Coral die offs have become all too common. As Dr. Tyrone Ridgway explained, "There's been bleaching in Hawaii this year, Caledonia, and now Australia."
Here are two things that are not a coincidence: February was the hottest month in global history. And on March 21, Greg Hunt, the Australian environment minister, announced the threat of coral bleaching in the Great Barrier Reef Marine Park would be increased to the highest level—"severe."
Why is this no coincidence? Well, over the past two weeks, maximum temperatures were driven two degrees higher across almost all of tropical Australia. In Northern Queensland, clear skies and calm conditions meant coral cooked in clear, still waters, killing off large patches of reef around Lizard Island.
Coral bleaching happens when coral—stressed by excess heat, light, or pollution—expels all of the beneficial algae living inside it, turning reefs sickly pale. Bleaching can kill coral, damaging these delicately balanced ecosystems to the point they can't be repaired, and it also makes for a pretty depressing snorkeling experience.
In response to the coral bleaching crisis, the government has announced a new survey of 40 sites in the 1,400 mile-long reef's far northern section to take place this September. The new data will be compared with that collected in 2012 and 2014.
Dr. Tyrone Ridgway is the manager of the Healthy Oceans Program at the University of Queensland. He has worked with the Great Barrier Reef Marine Park Authority and been involved in the project management of the Climate Change Action Plan, as well as overseeing the Reef Health Impact Survey and BleachWatch programs. Speaking to VICE, he emphasizes that its current situation is far from unique. In fact, it's symptomatic of a worldwide problem.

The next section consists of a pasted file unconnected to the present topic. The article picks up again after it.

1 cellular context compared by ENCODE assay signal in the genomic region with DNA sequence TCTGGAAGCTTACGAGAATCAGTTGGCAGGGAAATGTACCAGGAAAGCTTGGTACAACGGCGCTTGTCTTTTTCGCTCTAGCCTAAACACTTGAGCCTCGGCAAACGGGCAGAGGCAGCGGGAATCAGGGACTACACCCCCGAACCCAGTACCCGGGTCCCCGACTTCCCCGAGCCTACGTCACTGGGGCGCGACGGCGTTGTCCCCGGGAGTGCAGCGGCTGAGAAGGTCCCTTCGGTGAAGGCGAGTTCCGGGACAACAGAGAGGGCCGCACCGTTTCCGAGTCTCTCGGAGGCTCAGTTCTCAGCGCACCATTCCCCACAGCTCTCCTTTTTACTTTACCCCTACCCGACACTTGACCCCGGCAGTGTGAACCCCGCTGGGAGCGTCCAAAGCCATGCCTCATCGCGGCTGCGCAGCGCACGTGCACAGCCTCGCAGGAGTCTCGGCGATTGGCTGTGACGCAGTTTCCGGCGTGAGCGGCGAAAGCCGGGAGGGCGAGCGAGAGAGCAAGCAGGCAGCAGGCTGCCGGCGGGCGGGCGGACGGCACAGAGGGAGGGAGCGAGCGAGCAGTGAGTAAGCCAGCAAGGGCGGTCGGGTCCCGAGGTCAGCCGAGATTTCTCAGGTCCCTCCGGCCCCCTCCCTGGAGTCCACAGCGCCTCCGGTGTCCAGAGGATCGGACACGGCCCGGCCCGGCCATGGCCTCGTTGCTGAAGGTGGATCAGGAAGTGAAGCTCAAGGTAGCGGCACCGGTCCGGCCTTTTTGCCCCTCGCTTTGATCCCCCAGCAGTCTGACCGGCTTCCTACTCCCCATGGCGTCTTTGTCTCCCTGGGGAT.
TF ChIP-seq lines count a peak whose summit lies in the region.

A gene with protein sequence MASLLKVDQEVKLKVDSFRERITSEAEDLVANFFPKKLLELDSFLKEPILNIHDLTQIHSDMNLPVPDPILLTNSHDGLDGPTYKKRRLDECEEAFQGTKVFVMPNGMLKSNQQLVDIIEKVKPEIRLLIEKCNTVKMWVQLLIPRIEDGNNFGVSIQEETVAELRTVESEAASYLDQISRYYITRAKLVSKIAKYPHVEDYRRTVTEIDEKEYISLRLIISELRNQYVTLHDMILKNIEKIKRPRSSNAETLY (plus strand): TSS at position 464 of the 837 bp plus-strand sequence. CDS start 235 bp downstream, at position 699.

"Things are not going great," he said. "There's been bleaching in Hawaii this year, Caledonia, and now in Australia."
Coral bleaching in Queensland's north is the worst it has been in fifteen years. Ridgway says that sea temperatures in the far northern section of the Great Barrier Reef have been steadily climbing in the past four to six weeks, with the water averaging one to two degrees warmer than usual.
As it stands, scientists are unsure if the worst is over. "According to our predictions, sea temperatures will be quite a lot warmer than they should be in the weeks ahead. If weather conditions remain calm, that will exacerbate the problem. But if there's storm activity, that will help the temperatures drop off slightly," he says.
The prognosis does seem fairly bleak. "But it's definitely not too late to do something, or for governments to take action rather than just talk about taking action."
Greg Hunt's proposed surveys, he says, are useful to an extent. They'll help us compare old and new data, but they won't bring the coral back. "What we're seeing is an increase in sea temperatures due to climate change, and all over the world more of these extreme weather events are happening. They'll keep on happening.
"What we're really talking about here is needing carbon reduction and climate change initiatives. If the temperature goes back to normal, there's a good chance the coral will recover. But we need to reduce carbon emissions. Frankly, if the coral is going to have any chance, temperatures have to be kept between 1.5 [34.7 F] and 2 degrees celsius [35.6 F]. Ideally 1.5 degrees."
Of course, coral bleaching isn't the only issue facing by the Great Barrier Reef. Our relationship with one of the country's most well-known tourist spots is abusive at best. But while dredging the hell out of it isn't exactly an ideal way to treat a pristine natural marine park, Ridgway reckons we shouldn't become too distracted by what are ultimately small scale problems. "To be honest, the reef is massive and dredging is actually only an isolated thing that will happen in a small location over a short period of time."
Actually, there are lots of small things we're doing to damage the Great Barrier Reef. Coating it in toxic sunscreen, for example. But as far as the long term future of all that coral is concerned, as a marine scientist Ridgway attests that we've definitely got bigger fish to fry.
"We should really be worried about is these mass temperature rises over vast spatial scales," he reiterated. "That's the focus."
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